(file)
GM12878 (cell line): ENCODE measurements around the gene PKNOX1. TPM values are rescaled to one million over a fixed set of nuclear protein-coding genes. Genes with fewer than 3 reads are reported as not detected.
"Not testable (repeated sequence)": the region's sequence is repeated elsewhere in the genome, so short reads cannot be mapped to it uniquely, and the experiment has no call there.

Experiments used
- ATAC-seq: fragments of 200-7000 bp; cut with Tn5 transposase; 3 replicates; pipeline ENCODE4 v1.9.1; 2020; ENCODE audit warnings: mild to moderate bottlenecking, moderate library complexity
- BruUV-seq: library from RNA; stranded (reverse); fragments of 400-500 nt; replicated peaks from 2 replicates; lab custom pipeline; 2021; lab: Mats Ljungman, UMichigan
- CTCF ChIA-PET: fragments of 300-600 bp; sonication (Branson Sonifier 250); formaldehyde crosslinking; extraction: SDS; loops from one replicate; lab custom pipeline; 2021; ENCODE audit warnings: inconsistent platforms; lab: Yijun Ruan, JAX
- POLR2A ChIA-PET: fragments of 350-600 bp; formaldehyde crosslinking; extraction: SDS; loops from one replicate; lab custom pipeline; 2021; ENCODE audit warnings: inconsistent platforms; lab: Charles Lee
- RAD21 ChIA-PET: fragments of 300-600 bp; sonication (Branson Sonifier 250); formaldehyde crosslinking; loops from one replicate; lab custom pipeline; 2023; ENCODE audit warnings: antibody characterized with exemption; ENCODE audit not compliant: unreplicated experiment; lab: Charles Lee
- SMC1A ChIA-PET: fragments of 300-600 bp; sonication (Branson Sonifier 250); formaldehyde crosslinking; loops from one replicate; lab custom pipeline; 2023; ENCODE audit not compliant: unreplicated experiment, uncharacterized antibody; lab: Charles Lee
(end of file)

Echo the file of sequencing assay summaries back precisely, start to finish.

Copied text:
GM12878 (cell line): ENCODE measurements around the gene PKNOX1. TPM values are rescaled to one million over a fixed set of nuclear protein-coding genes. Genes with fewer than 3 reads are reported as not detected.
"Not testable (repeated sequence)": the region's sequence is repeated elsewhere in the genome, so short reads cannot be mapped to it uniquely, and the experiment has no call there.

Experiments used
- ATAC-seq: fragments of 200-7000 bp; cut with Tn5 transposase; 3 replicates; pipeline ENCODE4 v1.9.1; 2020; ENCODE audit warnings: mild to moderate bottlenecking, moderate library complexity
- BruUV-seq: library from RNA; stranded (reverse); fragments of 400-500 nt; replicated peaks from 2 replicates; lab custom pipeline; 2021; lab: Mats Ljungman, UMichigan
- CTCF ChIA-PET: fragments of 300-600 bp; sonication (Branson Sonifier 250); formaldehyde crosslinking; extraction: SDS; loops from one replicate; lab custom pipeline; 2021; ENCODE audit warnings: inconsistent platforms; lab: Yijun Ruan, JAX
- POLR2A ChIA-PET: fragments of 350-600 bp; formaldehyde crosslinking; extraction: SDS; loops from one replicate; lab custom pipeline; 2021; ENCODE audit warnings: inconsistent platforms; lab: Charles Lee
- RAD21 ChIA-PET: fragments of 300-600 bp; sonication (Branson Sonifier 250); formaldehyde crosslinking; loops from one replicate; lab custom pipeline; 2023; ENCODE audit warnings: antibody characterized with exemption; ENCODE audit not compliant: unreplicated experiment; lab: Charles Lee
- SMC1A ChIA-PET: fragments of 300-600 bp; sonication (Branson Sonifier 250); formaldehyde crosslinking; loops from one replicate; lab custom pipeline; 2023; ENCODE audit not compliant: unreplicated experiment, uncharacterized antibody; lab: Charles Lee